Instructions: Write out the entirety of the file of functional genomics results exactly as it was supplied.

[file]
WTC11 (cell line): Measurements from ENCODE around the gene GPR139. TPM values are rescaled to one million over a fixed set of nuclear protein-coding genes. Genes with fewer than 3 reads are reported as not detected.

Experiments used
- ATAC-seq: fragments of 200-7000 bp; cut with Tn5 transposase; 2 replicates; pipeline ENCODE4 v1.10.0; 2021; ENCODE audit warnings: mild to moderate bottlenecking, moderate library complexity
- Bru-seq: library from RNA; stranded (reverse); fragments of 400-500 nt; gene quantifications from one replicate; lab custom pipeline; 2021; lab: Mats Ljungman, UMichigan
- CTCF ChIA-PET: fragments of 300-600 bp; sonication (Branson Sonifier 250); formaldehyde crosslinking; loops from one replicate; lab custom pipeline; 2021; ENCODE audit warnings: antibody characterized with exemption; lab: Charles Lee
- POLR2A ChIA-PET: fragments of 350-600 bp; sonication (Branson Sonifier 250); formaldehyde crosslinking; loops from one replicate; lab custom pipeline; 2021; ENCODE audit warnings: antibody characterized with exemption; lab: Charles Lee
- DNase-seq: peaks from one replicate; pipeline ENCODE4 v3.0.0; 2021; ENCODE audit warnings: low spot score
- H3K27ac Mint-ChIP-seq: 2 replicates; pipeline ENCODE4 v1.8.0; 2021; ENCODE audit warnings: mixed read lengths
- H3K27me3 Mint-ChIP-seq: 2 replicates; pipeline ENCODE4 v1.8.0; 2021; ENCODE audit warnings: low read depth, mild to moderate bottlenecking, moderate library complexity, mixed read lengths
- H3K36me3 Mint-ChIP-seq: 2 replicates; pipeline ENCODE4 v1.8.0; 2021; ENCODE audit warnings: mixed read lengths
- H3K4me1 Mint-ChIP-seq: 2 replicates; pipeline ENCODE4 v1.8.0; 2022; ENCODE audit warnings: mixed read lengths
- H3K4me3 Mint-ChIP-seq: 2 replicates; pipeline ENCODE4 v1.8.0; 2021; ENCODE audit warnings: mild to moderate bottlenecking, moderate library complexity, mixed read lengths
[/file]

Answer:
WTC11 (cell line): Measurements from ENCODE around the gene GPR139. TPM values are rescaled to one million over a fixed set of nuclear protein-coding genes. Genes with fewer than 3 reads are reported as not detected.

Experiments used
- ATAC-seq: fragments of 200-7000 bp; cut with Tn5 transposase; 2 replicates; pipeline ENCODE4 v1.10.0; 2021; ENCODE audit warnings: mild to moderate bottlenecking, moderate library complexity
- Bru-seq: library from RNA; stranded (reverse); fragments of 400-500 nt; gene quantifications from one replicate; lab custom pipeline; 2021; lab: Mats Ljungman, UMichigan
- CTCF ChIA-PET: fragments of 300-600 bp; sonication (Branson Sonifier 250); formaldehyde crosslinking; loops from one replicate; lab custom pipeline; 2021; ENCODE audit warnings: antibody characterized with exemption; lab: Charles Lee
- POLR2A ChIA-PET: fragments of 350-600 bp; sonication (Branson Sonifier 250); formaldehyde crosslinking; loops from one replicate; lab custom pipeline; 2021; ENCODE audit warnings: antibody characterized with exemption; lab: Charles Lee
- DNase-seq: peaks from one replicate; pipeline ENCODE4 v3.0.0; 2021; ENCODE audit warnings: low spot score
- H3K27ac Mint-ChIP-seq: 2 replicates; pipeline ENCODE4 v1.8.0; 2021; ENCODE audit warnings: mixed read lengths
- H3K27me3 Mint-ChIP-seq: 2 replicates; pipeline ENCODE4 v1.8.0; 2021; ENCODE audit warnings: low read depth, mild to moderate bottlenecking, moderate library complexity, mixed read lengths
- H3K36me3 Mint-ChIP-seq: 2 replicates; pipeline ENCODE4 v1.8.0; 2021; ENCODE audit warnings: mixed read lengths
- H3K4me1 Mint-ChIP-seq: 2 replicates; pipeline ENCODE4 v1.8.0; 2022; ENCODE audit warnings: mixed read lengths
- H3K4me3 Mint-ChIP-seq: 2 replicates; pipeline ENCODE4 v1.8.0; 2021; ENCODE audit warnings: mild to moderate bottlenecking, moderate library complexity, mixed read lengths